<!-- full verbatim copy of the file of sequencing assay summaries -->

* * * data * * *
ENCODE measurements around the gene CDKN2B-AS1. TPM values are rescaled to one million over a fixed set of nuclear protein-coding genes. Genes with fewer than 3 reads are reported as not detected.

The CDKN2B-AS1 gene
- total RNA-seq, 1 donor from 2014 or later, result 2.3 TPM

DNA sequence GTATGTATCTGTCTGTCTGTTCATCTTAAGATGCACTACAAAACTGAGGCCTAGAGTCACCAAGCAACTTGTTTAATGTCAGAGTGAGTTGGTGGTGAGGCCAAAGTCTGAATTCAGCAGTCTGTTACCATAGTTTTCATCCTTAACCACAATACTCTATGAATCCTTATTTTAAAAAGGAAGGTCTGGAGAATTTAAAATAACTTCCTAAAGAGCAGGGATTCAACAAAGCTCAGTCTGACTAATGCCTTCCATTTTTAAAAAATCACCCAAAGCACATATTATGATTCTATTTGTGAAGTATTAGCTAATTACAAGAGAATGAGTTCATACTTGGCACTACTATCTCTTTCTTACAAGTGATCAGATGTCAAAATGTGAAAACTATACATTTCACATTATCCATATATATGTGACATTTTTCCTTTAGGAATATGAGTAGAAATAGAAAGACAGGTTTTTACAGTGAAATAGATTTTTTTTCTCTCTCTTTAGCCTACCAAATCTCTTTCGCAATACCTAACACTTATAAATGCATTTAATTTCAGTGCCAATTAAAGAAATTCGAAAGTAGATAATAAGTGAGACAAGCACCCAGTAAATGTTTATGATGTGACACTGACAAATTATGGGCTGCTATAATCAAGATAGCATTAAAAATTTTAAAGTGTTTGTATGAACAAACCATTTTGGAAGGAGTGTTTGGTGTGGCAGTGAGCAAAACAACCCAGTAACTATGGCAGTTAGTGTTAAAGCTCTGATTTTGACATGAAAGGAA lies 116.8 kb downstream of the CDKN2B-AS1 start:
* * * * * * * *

ENCODE measurements around the gene CDKN2B-AS1. TPM values are rescaled to one million over a fixed set of nuclear protein-coding genes. Genes with fewer than 3 reads are reported as not detected.

The CDKN2B-AS1 gene
- total RNA-seq, 1 donor from 2014 or later, result 2.3 TPM

DNA sequence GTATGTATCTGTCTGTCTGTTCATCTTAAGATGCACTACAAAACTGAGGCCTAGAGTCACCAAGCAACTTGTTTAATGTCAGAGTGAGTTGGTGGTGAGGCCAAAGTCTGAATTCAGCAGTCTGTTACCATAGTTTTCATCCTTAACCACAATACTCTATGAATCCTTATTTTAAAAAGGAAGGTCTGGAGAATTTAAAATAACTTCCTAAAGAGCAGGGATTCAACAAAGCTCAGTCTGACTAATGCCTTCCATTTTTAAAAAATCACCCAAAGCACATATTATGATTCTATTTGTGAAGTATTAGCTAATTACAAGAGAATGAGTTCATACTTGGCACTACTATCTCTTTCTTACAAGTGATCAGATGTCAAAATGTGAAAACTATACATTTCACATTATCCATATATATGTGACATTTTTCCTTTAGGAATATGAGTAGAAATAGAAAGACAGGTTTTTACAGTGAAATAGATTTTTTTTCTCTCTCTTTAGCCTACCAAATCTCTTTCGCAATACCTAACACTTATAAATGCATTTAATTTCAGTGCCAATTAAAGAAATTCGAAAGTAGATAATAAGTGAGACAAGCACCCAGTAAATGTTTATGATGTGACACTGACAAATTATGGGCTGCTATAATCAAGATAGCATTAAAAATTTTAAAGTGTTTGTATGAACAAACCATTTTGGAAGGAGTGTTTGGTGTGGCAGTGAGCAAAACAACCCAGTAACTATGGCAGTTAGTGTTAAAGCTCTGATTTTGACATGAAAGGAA lies 116.8 kb downstream of the CDKN2B-AS1 start: